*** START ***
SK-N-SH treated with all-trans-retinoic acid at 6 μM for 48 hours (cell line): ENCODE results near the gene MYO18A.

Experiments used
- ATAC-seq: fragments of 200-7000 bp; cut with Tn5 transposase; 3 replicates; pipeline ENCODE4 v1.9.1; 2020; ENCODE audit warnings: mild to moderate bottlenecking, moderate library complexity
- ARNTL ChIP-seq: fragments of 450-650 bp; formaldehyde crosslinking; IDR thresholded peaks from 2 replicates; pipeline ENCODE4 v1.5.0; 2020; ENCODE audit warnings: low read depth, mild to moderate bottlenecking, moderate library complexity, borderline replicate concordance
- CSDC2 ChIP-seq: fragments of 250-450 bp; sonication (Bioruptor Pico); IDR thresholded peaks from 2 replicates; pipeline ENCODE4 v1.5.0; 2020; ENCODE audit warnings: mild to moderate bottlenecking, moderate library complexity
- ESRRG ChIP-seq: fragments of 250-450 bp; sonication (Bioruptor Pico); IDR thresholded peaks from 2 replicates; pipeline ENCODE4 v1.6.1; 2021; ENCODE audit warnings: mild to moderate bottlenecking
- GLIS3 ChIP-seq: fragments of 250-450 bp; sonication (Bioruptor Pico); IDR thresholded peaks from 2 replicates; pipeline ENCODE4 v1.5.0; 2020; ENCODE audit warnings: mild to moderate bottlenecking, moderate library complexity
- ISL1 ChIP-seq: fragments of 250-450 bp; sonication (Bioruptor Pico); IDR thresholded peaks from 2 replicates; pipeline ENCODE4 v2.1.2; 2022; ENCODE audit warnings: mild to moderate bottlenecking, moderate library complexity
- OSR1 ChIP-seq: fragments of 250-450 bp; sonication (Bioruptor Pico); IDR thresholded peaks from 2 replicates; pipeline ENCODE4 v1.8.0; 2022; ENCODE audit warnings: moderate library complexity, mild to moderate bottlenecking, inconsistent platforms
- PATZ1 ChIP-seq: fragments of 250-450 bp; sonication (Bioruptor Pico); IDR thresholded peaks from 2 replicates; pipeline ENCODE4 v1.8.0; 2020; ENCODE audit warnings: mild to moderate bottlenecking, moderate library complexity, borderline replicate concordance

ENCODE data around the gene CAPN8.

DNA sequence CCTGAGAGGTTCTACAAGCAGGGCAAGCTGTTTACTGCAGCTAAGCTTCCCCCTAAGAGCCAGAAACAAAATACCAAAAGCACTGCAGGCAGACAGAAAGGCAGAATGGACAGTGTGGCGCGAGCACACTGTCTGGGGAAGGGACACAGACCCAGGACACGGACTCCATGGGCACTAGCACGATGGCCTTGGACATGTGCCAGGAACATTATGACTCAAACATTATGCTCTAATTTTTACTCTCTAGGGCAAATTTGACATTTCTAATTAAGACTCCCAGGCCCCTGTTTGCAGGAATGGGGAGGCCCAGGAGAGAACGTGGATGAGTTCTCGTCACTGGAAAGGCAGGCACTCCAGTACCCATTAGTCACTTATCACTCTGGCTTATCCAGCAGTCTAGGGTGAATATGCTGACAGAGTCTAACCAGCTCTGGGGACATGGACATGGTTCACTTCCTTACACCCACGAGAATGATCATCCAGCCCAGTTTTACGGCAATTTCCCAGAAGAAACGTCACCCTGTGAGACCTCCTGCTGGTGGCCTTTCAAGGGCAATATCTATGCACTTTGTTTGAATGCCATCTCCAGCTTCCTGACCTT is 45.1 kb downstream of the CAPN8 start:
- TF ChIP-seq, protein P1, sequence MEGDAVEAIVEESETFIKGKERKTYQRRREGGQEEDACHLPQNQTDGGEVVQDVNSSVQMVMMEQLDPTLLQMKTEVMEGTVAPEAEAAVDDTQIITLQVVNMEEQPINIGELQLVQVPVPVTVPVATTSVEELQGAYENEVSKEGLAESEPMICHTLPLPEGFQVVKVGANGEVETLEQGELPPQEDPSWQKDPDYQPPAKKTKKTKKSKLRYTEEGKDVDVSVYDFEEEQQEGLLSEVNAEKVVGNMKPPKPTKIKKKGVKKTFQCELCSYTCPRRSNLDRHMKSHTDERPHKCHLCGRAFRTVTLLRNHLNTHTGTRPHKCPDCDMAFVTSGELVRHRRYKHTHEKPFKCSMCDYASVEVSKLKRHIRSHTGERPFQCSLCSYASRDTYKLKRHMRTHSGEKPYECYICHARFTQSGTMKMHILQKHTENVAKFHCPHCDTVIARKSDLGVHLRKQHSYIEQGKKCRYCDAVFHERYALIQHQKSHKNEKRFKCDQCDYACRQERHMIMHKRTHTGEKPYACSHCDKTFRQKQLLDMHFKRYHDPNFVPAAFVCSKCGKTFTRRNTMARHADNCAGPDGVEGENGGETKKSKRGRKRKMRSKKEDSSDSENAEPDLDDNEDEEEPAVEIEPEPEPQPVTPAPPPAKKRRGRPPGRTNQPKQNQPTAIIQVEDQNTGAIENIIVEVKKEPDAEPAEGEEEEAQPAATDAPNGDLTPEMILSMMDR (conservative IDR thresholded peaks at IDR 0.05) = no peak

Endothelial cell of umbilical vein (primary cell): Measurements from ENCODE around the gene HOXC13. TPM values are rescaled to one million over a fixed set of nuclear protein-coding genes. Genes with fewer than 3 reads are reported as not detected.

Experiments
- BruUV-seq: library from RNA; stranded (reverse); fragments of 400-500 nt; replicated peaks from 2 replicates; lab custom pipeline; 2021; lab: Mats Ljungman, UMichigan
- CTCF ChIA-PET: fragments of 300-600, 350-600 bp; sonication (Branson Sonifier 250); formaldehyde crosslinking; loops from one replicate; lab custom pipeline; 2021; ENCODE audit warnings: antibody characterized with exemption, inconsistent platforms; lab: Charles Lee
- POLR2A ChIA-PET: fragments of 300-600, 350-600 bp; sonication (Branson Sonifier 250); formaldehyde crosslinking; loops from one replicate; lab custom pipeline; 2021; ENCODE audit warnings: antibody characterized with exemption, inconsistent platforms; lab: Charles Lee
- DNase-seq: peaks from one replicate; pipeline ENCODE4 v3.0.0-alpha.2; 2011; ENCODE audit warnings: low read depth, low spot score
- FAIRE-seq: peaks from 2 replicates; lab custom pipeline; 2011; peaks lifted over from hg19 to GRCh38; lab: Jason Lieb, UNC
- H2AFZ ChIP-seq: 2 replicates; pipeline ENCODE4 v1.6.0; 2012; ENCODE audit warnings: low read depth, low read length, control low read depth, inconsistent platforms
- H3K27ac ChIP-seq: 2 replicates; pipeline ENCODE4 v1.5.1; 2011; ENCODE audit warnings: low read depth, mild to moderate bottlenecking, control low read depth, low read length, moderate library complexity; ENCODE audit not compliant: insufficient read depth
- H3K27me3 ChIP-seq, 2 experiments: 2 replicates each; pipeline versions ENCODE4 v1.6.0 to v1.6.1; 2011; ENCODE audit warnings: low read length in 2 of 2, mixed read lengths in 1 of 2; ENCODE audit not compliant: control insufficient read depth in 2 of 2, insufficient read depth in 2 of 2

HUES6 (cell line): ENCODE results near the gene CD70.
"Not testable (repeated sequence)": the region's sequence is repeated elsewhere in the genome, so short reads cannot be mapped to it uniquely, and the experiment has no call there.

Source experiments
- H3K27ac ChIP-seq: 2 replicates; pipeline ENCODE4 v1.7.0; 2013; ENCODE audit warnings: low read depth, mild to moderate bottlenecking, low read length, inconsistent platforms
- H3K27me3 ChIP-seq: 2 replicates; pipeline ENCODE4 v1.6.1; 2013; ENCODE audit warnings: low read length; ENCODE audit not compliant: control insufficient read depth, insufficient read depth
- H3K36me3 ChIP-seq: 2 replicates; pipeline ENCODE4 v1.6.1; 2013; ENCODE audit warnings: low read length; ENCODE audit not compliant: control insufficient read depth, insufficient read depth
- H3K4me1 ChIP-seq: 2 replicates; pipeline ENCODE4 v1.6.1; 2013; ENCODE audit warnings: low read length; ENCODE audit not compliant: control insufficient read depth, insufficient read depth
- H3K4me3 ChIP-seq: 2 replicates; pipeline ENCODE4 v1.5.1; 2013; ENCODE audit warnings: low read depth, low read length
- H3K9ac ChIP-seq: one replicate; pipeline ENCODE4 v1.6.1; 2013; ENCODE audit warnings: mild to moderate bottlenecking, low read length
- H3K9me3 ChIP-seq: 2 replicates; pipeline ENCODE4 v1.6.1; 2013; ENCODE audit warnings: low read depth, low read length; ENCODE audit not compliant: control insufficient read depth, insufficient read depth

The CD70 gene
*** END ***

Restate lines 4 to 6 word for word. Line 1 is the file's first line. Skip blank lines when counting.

- ARNTL ChIP-seq: fragments of 450-650 bp; formaldehyde crosslinking; IDR thresholded peaks from 2 replicates; pipeline ENCODE4 v1.5.0; 2020; ENCODE audit warnings: low read depth, mild to moderate bottlenecking, moderate library complexity, borderline replicate concordance
- CSDC2 ChIP-seq: fragments of 250-450 bp; sonication (Bioruptor Pico); IDR thresholded peaks from 2 replicates; pipeline ENCODE4 v1.5.0; 2020; ENCODE audit warnings: mild to moderate bottlenecking, moderate library complexity
- ESRRG ChIP-seq: fragments of 250-450 bp; sonication (Bioruptor Pico); IDR thresholded peaks from 2 replicates; pipeline ENCODE4 v1.6.1; 2021; ENCODE audit warnings: mild to moderate bottlenecking